Climate change could pose a threat to your morning coffee.
Scientists have warned 60% of the world's coffee species are faced with extinction.
They include the popular Arabica and Robusta types.
The British researchers say current conservation measures are not enough to deal with challenges from climate change and deforestation.
The Royal Botanic Gardens at Kew said: "With global population increasing, so is the demand for coffee. Can the world's coffee production keep up with global demand?
"For the foreseeable future, the answer is yes, with bumper harvests recorded in recent years, and plenty of scope for increasing production in many areas.
"If, however, you look at the history of coffee cultivation, it has not been plain sailing.
It has assessed the extinction risk of 1,000 plant species.
As part of the project, during 2017 and 2018 it reviewed review more than two decades of research on wild coffees to produce formal International Union for the Conservation of Nature (IUCN) extinction risk assessments for all 124 coffee species.
It found that more than 60% of coffee species are threatened with extinction.
Further work showed that many of the species with the greatest potential for use in coffee crop development are amongst those with the highest extinction risk - and do not have adequate measures in place for effective conservation.
There are also several species that have not been seen in the wild, or in cultivation, for more than 100 years.
It has warned that some of these may already be extinct.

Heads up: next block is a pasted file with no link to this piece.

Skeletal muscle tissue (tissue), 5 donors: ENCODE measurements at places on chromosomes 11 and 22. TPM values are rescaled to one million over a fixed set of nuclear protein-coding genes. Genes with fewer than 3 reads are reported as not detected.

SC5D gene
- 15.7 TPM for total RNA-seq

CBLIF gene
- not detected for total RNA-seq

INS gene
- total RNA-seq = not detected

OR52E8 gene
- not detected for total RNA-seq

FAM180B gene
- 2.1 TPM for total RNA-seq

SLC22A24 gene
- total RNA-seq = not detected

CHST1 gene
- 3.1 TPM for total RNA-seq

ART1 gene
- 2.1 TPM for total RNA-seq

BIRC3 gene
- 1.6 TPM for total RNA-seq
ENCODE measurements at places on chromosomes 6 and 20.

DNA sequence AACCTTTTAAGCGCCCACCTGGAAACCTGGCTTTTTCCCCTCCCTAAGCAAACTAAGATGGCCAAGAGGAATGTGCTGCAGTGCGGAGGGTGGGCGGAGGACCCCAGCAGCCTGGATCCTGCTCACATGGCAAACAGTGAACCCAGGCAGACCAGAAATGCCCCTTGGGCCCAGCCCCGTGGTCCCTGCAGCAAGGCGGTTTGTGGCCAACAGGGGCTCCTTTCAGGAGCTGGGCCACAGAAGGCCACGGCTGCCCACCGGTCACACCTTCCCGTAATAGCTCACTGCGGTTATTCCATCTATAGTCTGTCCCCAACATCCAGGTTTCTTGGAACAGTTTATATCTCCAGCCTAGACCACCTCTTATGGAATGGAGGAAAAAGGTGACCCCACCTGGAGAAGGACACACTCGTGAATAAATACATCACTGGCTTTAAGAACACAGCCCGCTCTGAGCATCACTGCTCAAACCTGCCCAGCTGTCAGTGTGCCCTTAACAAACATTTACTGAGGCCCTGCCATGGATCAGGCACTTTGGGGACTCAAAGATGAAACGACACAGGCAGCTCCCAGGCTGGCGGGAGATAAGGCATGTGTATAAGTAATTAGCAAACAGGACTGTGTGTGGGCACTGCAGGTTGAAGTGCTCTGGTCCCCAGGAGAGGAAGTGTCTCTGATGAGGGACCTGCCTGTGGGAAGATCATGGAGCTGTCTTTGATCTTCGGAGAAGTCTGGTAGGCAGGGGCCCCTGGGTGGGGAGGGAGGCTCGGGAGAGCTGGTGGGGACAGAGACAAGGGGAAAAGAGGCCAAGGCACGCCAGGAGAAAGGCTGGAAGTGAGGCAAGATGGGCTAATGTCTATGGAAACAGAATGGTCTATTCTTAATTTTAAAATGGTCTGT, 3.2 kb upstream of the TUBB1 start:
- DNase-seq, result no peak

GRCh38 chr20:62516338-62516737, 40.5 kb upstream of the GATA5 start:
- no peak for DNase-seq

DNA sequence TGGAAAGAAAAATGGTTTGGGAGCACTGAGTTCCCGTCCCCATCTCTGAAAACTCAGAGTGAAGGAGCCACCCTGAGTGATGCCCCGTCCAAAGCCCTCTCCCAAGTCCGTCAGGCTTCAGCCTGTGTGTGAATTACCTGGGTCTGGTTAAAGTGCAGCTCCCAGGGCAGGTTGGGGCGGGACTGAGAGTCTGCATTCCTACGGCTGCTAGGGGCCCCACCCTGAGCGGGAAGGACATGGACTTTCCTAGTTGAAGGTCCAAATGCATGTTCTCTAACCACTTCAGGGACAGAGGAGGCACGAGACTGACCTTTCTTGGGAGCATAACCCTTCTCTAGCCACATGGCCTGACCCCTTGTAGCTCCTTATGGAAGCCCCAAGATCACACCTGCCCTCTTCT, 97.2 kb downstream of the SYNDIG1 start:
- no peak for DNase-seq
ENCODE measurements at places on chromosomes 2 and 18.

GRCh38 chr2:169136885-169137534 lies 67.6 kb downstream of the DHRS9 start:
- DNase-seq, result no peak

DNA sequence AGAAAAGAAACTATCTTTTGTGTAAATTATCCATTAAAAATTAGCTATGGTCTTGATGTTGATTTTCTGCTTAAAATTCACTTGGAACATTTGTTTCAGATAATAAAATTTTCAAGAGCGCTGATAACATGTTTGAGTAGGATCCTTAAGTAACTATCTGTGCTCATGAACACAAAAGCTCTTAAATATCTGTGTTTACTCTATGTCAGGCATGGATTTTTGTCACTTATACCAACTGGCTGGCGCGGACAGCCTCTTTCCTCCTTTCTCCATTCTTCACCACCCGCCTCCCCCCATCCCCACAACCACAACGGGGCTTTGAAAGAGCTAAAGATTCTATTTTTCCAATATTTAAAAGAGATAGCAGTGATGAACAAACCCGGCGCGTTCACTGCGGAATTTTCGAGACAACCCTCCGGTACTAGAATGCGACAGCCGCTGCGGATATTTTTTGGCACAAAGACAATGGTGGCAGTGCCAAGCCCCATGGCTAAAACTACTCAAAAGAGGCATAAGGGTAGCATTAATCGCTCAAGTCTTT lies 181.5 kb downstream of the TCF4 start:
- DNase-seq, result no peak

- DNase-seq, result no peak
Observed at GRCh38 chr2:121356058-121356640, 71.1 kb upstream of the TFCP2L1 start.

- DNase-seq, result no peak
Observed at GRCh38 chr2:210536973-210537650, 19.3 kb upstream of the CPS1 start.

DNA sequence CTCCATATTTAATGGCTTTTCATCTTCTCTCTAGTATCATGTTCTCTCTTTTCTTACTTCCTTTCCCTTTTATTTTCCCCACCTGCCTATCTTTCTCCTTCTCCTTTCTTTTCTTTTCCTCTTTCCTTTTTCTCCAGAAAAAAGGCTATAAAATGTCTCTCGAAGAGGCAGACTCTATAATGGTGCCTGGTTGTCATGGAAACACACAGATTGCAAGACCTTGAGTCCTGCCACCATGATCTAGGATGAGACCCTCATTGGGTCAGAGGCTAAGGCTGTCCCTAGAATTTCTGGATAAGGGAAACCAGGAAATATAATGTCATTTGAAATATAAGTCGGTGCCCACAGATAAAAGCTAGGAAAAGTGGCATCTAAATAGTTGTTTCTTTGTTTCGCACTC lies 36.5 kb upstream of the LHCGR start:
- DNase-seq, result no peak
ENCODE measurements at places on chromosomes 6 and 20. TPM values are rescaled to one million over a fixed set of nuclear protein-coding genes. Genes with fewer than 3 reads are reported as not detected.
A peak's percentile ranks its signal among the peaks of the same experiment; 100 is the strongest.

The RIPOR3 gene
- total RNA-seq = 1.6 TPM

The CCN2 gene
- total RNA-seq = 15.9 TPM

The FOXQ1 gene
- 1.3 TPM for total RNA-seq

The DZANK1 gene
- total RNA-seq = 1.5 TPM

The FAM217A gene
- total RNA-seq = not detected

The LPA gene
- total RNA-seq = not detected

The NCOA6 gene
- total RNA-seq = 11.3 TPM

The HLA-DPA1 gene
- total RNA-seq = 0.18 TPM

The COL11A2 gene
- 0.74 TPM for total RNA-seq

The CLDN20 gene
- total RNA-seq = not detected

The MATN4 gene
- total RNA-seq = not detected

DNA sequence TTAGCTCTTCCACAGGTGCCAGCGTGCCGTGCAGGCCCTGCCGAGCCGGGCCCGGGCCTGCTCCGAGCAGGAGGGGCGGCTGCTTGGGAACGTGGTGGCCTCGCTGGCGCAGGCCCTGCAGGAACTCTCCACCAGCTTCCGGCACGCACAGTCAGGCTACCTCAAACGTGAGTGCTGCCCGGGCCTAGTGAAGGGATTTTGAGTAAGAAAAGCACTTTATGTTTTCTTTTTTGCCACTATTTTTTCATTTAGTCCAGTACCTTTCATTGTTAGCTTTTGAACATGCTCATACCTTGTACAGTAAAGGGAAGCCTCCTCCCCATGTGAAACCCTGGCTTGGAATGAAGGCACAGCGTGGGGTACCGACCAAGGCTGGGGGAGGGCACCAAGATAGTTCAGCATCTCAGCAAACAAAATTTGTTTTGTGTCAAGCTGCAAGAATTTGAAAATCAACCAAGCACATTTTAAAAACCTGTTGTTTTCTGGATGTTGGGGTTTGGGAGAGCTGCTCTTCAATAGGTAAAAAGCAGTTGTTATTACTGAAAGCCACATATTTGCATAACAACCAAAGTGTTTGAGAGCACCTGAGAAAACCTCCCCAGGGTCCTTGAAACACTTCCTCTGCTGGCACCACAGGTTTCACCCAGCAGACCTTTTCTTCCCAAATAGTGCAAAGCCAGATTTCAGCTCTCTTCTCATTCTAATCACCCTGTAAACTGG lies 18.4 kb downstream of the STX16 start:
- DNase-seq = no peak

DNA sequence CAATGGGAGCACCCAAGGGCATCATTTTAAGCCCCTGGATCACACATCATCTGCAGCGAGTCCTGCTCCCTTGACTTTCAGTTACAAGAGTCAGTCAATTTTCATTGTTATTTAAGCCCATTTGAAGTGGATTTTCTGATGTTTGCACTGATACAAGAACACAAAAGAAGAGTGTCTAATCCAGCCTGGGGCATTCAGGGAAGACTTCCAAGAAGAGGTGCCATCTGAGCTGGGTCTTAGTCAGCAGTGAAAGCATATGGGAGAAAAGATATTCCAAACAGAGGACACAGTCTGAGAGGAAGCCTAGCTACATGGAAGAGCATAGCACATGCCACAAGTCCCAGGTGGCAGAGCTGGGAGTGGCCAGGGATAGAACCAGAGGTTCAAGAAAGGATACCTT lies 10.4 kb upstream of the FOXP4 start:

Around 45% of coffee species are not found in living collections or seed banks, and 30% have no protection in the wild.
An additional extinction risk assessment was carried out by Kew and Ethiopian researchers on Arabica coffee for the first time, with climate change projections incorporated into it.
The analyses showed that wild Arabica is endangered, with its natural population estimated to reduce by up to 50% or more by 2088 due to climate change alone.
"This paints an increasingly worrying picture for many other coffee species if climate change is taken into account in considering their extinction risk", Kew said.
"However, for most other coffee species we don't have the detailed spatial data required to attempt climate change projections".
It said protected areas and collections require more resources so that they can incorporate more coffee species and greater coffee genetic diversity, upgrade their facilities and improve management.
This is particularly true for specific African countries such as Ethiopia, Tanzania, Cameroon, Angola and Madagascar - which have the highest levels of wild coffee species diversity.